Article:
When marketers get a job with a new company, they tend to know at least a little bit about the new employer, but not everything. They may know who the VPs are, but they may not know which ones can get things done. They may know the local restaurants, but they may not know which ones have the best happy hour. They may know the products and services offered, but they may not know which ones make the most profit for the company.
And of course, they probably have seen the website and have half an idea of what they think about it. But what they may not know until they get involved with it, is what shape the website is in (specifically with regards to the search engines). And some times what they find isn’t pretty.
Even websites that have a good looking exterior can have issues that would cause concern for anyone who wants their site to rank well in the search engines. This includes poorly written code, involvement in link farms, dynamic urls, tons of duplicate content, large file sizes and/or a history of changes that are not well thought out.
When marketers encounter this, they may want to just click out of their browser and submerse themselves in anything that doesn’t have to do with the Internet. But in this day and age that is hardly the best way to approach the situation, and may not even be possible depending on the business or industry. Instead, they should take a proactive approach and use the circumstances handed to them as an opportunity to shine. If gone about the right way, they can turn the website around and look like a company hero.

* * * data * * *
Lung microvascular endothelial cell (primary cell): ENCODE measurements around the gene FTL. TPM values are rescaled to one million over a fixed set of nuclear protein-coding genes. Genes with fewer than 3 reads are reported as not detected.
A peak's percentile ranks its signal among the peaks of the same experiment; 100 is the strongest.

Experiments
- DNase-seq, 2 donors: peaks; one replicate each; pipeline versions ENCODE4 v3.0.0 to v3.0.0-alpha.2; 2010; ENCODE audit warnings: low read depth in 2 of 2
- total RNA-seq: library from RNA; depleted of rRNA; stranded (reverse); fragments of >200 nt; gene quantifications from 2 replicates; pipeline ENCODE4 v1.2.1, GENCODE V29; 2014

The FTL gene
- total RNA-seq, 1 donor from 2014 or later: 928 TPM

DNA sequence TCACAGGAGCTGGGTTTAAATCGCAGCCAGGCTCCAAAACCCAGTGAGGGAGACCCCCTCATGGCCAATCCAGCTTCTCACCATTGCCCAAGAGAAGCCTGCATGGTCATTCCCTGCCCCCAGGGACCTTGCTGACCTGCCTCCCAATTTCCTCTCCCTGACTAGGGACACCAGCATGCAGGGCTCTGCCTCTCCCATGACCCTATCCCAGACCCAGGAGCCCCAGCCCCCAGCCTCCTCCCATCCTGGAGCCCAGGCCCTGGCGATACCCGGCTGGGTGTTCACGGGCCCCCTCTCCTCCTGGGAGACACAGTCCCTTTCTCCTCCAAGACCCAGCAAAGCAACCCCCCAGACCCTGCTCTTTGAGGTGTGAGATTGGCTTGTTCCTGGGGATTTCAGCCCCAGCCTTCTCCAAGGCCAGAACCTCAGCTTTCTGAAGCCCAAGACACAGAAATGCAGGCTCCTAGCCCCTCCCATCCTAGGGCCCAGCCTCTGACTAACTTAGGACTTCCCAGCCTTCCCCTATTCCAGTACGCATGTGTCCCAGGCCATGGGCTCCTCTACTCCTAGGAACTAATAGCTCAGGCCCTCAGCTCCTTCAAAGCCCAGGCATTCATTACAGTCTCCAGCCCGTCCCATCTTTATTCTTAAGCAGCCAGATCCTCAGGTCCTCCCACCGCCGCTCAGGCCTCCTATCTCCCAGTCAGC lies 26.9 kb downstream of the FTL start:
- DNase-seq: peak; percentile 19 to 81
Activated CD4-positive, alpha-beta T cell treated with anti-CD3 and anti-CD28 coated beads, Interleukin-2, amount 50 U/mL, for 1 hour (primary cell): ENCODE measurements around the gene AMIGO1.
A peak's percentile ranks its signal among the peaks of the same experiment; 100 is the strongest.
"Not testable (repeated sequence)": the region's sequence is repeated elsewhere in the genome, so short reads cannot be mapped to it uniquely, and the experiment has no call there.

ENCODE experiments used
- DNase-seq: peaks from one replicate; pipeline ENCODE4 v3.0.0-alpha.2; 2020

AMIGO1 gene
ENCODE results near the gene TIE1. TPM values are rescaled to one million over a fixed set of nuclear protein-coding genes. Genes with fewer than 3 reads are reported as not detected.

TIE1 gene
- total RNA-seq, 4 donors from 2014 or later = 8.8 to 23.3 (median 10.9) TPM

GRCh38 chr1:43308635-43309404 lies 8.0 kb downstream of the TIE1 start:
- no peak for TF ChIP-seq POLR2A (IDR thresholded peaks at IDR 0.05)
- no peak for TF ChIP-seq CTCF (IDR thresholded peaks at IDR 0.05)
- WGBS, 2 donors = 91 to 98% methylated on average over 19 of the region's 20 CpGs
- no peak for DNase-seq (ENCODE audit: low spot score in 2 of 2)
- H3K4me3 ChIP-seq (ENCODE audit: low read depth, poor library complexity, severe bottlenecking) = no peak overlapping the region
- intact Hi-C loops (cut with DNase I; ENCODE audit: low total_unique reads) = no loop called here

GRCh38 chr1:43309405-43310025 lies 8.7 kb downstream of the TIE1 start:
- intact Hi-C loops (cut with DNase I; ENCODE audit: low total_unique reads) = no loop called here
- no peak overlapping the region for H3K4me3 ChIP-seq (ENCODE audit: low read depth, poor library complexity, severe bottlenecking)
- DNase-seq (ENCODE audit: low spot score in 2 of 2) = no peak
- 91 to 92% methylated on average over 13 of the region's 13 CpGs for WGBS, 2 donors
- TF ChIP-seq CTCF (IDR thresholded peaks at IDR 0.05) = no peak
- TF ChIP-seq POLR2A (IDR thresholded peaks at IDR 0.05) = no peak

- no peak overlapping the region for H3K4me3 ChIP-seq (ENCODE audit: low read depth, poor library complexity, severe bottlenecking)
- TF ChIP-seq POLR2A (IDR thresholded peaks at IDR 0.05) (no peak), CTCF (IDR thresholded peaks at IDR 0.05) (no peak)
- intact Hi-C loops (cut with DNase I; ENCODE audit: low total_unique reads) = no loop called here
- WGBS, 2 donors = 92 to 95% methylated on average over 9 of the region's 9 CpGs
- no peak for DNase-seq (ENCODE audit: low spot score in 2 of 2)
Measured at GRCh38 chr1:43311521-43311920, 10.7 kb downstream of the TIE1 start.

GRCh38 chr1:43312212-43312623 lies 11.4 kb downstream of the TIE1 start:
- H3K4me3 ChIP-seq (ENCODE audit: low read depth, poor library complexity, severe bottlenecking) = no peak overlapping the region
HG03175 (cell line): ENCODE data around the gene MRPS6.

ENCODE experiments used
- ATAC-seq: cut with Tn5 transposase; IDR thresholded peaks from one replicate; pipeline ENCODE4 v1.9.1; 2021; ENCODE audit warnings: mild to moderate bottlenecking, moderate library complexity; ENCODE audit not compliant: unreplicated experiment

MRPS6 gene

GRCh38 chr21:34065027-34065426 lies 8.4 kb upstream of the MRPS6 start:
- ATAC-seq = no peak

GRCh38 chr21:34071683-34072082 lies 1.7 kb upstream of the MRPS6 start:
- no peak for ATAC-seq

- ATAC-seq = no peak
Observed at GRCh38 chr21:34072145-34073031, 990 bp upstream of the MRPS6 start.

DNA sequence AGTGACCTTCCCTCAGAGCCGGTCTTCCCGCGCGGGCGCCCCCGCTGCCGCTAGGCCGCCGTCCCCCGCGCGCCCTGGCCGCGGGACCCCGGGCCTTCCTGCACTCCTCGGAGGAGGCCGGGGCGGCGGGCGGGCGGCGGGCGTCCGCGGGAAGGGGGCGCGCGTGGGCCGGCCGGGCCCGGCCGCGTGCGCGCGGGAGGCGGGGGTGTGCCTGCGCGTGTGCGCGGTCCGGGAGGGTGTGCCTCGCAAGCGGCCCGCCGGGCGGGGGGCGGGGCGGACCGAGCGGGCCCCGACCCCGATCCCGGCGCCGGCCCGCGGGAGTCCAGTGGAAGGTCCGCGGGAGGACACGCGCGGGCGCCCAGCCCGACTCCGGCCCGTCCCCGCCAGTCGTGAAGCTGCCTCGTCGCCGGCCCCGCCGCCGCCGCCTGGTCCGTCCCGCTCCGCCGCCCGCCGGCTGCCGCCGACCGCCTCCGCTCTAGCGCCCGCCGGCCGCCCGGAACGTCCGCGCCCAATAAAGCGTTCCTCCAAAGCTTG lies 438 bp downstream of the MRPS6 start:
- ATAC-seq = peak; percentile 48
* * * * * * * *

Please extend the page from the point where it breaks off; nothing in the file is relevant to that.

So what do they need to do? Here are some important steps to take:
- Take a deep breathe, and realize the situation is not their fault. Approach this as an opportunity to showcase some very important skills.
- Document what is wrong, and make sure that everyone knows about it. Make sure everyone that needs to know understands why this is a ‘bad’ representation of the company, and the potential benefits of remedying the situation.
- Get stats and reports that detail the current situation of the site. This will be a baseline, and will prove valuable to show how future efforts have helped the company.
- Learn who within the company can help work on it. Not everyone has the time, knowledge or willingness to help on certain projects. Find a group of people that can be counted on to help get the job done.
- Based on the website, develop an action plan that could include: asking bad sites to stop linking to the site, developing unique content – whether it goes on a new page or replaces duplicate content on site, finding someone within the company to help rewrite the code, see if static urls are a possibility, optimize images.
Yes, it can be scary to see the true shape of a website and how the search engines may see it. But this can be an opportunity for a new employee to show how they handle a difficult situation. Handling the situation the correct way can offer a quick chance to show what type of impact one can really have on the company.
Have you run into this scenario at a new company? How did you handle it?